Here, σy is yield strength, σ0 and A are material constants and G is a grain size. According to an expression (5), yield strength is proportional to the inverse of the square root of a grain size, and accordingly the smaller are crystal grains, the higher is material strength. The expression (5) shows that when a composite lead material is prepared with an MA process in the above described powder metallurgy techniques, the strength of the material can be also improved. Accordingly, a lead current collector having grains controlled into small sizes due to a pinning effect and high corrosion resistance achieved can be composed into a thin and light shape.
A MA process may employ a planet ball mill or an attritor mill, but when employing the attritor mill, the process can form uniform composite particles, because the attritor mill accommodates a material to be mixed and grinding balls in a fixed vessel and has a rotary vane and a drive shaft for driving the rotary vane, repeats cold jointing and crushing between materials accommodated in a vessel, and grind the materials. A lead powder obtained through the MA process is solidified by ordinary hot solidification and is rolled. Then, the product is used as a current collector. Impalpable powders of lead and a lead alloy which are a base for preparing a composite material can be obtained with a gas atomization method.
As described above, the present invention can be expanded to the development of various lead current collectors based on a conventional powder metallurgy technique, and the base is to reduce internal stress by inhibiting intergranular corrosion.
The present invention can inhibit intergranular corrosion and consequent corrosion elongation of a current collector in a lead-acid battery, consequently can improve the reliability and durability of the positive electrode in a lead-acid storage battery, and accordingly can provide a technology for improving the reliability and efficiency of the lead-acid storage battery and a system using a lead-acid storage battery.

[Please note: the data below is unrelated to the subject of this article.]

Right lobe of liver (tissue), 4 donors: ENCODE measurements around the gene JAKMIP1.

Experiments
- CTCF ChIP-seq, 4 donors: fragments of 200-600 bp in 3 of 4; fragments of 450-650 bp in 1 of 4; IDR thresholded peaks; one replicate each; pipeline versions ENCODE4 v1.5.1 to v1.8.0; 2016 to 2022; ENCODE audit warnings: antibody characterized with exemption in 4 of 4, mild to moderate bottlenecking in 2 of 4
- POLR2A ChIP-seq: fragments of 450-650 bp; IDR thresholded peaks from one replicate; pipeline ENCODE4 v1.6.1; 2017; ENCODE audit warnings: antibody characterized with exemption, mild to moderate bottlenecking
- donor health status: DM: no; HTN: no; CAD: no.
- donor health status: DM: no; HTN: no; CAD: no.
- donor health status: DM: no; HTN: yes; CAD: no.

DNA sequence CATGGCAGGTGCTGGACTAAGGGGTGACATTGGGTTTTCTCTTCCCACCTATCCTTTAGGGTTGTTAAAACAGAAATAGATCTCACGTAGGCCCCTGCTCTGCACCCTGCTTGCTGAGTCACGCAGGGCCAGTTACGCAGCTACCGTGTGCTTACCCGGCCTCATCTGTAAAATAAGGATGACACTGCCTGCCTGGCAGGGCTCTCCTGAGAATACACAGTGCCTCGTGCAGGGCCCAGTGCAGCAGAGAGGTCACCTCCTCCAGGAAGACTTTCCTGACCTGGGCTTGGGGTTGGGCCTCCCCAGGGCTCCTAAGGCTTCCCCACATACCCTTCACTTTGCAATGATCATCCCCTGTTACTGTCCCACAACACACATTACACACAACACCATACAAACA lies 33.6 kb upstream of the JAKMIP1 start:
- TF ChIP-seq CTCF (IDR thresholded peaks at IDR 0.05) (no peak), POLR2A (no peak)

BRIEF DESCRIPTION OF THE DRAWINGS
FIG. 1 shows a process for preparing a current collector of a lead-acid battery through rolling a raw powder;
FIG. 2 shows a sectional structure observed with an optical microscope, of a conventionally cast and rolled Pb-1.5% Sn alloy (Example 1);
FIG. 3 shows a sectional structure observed with an optical microscope, of a material prepared by mixing 0.1 vol. % PbO with atomized Pb powder and rolling the mixture (Example 1);
FIG. 4 shows a sectional structure observed with an optical microscope, of a material prepared by mixing 0.1 vol. % PbO with an atomized powder of a Pb-1.5% Sn alloy and rolling the mixture (Example 1);
FIG. 5 shows a sectional structure observed with an optical microscope, of a material prepared by mixing 0. 1 vol. % PbO with an atomized powder of a Pb-2.5% Sn alloy and rolling the mixture (Example 1);
FIG. 6 shows a sectional structure observed with an optical microscope, of a material prepared by mixing 0.1 vol. % PbO with atomized Pb powder and rolling the mixture (Example 1);
FIG. 7 shows the section of the material which was prepared by mixing 0. 1 vol. % PbO with an atomized powder of a Pb-1.5% Sn alloy and rolling the mixture, and was corroded at 75 ° C. of a overcharging region for four weeks (Example 1);
FIG. 8 shows the section of a conventionally cast and rolled Pb-1.5% Sn alloy which was corroded at 75° C. of an overcharging region for four weeks (Example 1);
FIG. 9 is a schematic view of a lead-acid storage battery of one embodiment according to the present invention (Example 1); and
FIG. 10 is a diagrammatic sketch of a cross section of a current collector of a lead-carbon-oxide composite, an interface between the current collector and an active material, and the active material (Example 2).
[DENOTATION OF REFERENCE NUMERALS]
1 corroded layer, 2 metallic current collector phase, 3 deep intergranular-corroded part, 4 negative plate, 5 positive plate, 6 separator, 7 plate group, 8 battery case, 9 electrolytic solution, 10 positive terminal, 11 negative terminal, 12 lid, 13 carbon particle, 14 aluminum oxide, 15 active material layer, 16 passivated film layer, 17 lead current collector, 18 joined part between atomized lead particles
DETAILED DESCRIPTION OF THE PREFERRED EMBODIMENTS
Referring to specific examples, the present invention will be now described in further detail below, but the present invention is not limited to the examples unless being beyond the purpose of the present invention.
Rolled sheets each with a thickness of 0.2 mm were prepared by charging gas-atomized powders of Pb, a Pb-1.5% Sn alloy, a Pb-2.5% Sn alloy, and a mixed powder of the above described Pb powder and the Pb-2.5% Sn alloy powder at a ratio of 1:1, each of which contains 0.1 vol. % PbO and has an average particle diameter of 20 to 25 μm, between horizontally arranged rolls; and cold-rolling each powder. The rolled sheets were subjected to the observation of a microstructure, a tensile test and a corrosion test, and the results were compared to a conventionally cast and rolled material.